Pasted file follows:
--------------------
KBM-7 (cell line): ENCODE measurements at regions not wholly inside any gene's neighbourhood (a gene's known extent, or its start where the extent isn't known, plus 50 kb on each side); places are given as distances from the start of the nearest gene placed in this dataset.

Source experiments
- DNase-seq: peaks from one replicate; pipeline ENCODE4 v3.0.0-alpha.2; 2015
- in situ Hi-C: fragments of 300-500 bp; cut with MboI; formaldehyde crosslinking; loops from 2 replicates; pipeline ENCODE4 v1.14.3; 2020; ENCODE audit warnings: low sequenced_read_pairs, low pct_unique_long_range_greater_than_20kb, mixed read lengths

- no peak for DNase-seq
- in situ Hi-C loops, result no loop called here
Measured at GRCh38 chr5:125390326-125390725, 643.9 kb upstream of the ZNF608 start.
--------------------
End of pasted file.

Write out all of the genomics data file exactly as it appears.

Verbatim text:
KBM-7 (cell line): ENCODE measurements at regions not wholly inside any gene's neighbourhood (a gene's known extent, or its start where the extent isn't known, plus 50 kb on each side); places are given as distances from the start of the nearest gene placed in this dataset.

Source experiments
- DNase-seq: peaks from one replicate; pipeline ENCODE4 v3.0.0-alpha.2; 2015
- in situ Hi-C: fragments of 300-500 bp; cut with MboI; formaldehyde crosslinking; loops from 2 replicates; pipeline ENCODE4 v1.14.3; 2020; ENCODE audit warnings: low sequenced_read_pairs, low pct_unique_long_range_greater_than_20kb, mixed read lengths

- no peak for DNase-seq
- in situ Hi-C loops, result no loop called here
Measured at GRCh38 chr5:125390326-125390725, 643.9 kb upstream of the ZNF608 start.